AUSTIN A40 FARINA REVIEW

Think Pinifarina, and you tend to think of a long line of jaw-dropping stunners such as the Lancia Flaminia, Ferrari 288GTO and Fiat Dino. And yet this respected design house has long dabbled in much more workaday machinery, although few have taken the designer’s name. The stylish and practical little Austin A40 is one such, however, and its beauty is more than skin deep: legendary rally driver, Pat Moss, drove one to tenth place on the 1959 Monte Carlo rally.

 

It may have been styled by a distinguished design house, but the A40 Farina still has feet of clay – or more acccurately body panels of steel – and rots in all the usual places with the best of them.

These cars suffer at the front more than most, so check the panel beneath the radiator grille aperture for hidden corrosion (this area tends to rust from the inside out), and also the areas immediately surrounding the headlights. This latter in particular can be hidden successfully by sufficient filler and a cheap blow-over re-spray, so be vigilant.

Out back, the lower edge of the double-skinned bootlid can trap water with predictable consequences, likewise the boot floor. The rear spring hangers are also prone to extensive – and expensive – corrosion.

Body panels are surprisingly scarce, given that more than 364,000 Farinas rolled off the production line (NOS front wings are particularly hard to come by, and the fit of some pattern parts can be truly appalling), so always source the soundest car you can afford.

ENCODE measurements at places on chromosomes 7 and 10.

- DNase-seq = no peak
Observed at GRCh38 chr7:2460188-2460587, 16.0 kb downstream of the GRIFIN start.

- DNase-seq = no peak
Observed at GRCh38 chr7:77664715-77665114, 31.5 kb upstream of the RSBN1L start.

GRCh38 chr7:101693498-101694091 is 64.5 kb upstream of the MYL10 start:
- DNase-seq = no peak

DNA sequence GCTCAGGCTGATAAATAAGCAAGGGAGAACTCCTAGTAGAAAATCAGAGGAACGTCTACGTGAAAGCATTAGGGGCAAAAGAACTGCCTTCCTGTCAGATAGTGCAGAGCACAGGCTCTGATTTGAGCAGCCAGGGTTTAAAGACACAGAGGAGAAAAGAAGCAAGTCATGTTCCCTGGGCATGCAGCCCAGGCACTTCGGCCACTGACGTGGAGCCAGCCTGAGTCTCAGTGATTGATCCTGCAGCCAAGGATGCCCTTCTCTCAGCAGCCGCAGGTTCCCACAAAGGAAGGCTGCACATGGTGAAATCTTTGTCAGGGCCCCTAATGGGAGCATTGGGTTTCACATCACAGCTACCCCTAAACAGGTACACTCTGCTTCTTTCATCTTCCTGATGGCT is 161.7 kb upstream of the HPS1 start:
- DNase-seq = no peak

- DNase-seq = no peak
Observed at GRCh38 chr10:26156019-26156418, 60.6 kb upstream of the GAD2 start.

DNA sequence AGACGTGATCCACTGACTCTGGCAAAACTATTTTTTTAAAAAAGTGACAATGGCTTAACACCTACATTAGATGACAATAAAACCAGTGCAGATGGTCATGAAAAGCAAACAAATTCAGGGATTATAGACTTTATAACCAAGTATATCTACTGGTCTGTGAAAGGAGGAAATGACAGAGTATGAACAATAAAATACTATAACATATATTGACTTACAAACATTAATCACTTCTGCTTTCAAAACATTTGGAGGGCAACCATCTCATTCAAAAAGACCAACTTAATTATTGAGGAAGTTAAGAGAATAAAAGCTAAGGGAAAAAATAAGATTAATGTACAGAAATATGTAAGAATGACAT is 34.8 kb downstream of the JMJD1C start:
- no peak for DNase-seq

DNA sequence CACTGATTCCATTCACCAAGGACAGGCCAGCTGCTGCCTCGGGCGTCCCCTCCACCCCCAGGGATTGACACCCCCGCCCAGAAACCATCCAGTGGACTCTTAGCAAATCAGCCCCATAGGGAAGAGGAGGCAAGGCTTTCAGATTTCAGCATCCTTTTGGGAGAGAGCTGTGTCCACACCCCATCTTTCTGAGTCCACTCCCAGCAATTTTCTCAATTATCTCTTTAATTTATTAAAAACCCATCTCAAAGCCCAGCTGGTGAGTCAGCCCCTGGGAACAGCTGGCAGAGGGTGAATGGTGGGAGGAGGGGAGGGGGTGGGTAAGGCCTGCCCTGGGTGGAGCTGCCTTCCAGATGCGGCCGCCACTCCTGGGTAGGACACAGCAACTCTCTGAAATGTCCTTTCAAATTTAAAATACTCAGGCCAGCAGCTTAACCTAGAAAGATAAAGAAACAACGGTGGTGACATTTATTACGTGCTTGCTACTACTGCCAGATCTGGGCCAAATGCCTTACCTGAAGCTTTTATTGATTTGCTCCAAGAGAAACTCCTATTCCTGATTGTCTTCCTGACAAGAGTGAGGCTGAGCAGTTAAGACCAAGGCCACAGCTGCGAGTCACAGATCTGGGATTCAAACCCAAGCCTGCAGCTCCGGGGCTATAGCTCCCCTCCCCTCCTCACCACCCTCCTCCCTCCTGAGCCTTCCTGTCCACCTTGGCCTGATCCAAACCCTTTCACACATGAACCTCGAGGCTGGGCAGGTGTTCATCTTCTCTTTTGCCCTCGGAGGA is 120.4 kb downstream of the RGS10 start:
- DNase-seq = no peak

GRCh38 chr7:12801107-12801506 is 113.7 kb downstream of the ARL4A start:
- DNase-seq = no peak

VITAL STATISTICS

AUSTIN A40 MK1

Engine                                    948cc/4-cyl/OHV

Power (bhp@rpm)                  34bhp@4750rpm

Torque (lb ft@rpm)                 50lb/ft@2000rpm

Top speed                                72mph

0-60mph                                  31.2sec

Consumption                           37.7mpg

Gearbox                                   4-speed manual


WHAT TO LOOK FOR

 

BODYWORK & CHASSIS

It may have been styled by a distinguished design house, but the A40 Farina still has feet of clay – or more acccurately body panels of steel – and rots in all the usual places with the best of them.

These cars suffer at the front more than most, so check the panel beneath the radiator grille aperture for hidden corrosion (this area tends to rust from the inside out), and also the areas immediately surrounding the headlights. This latter in particular can be hidden successfully by sufficient filler and a cheap blow-over re-spray, so be vigilant.

Out back, the lower edge of the double-skinned bootlid can trap water with predictable consequences, likewise the boot floor. The rear spring hangers are also prone to extensive – and expensive – corrosion.

Body panels are surprisingly scarce, given that more than 364,000 Farinas rolled off the production line (NOS front wings are particularly hard to come by, and the fit of some pattern parts can be truly appalling), so always source the soundest car you can afford.

 

ENGINE

It’s mostly good news, here, since the 948cc and 1098cc engines are shared with various other BMC cars, including the Morris Minor and Austin A35. They might not be particularly powerful, but they’re as tough as they come and can be tuned to within an inch of their lives. Mk1s and early Mk2s are often uprated using either the marginally more powerful (37bhp plays 34bhp) later 1098cc engine, or more powerful-still units from the loosely related MG Midget, too.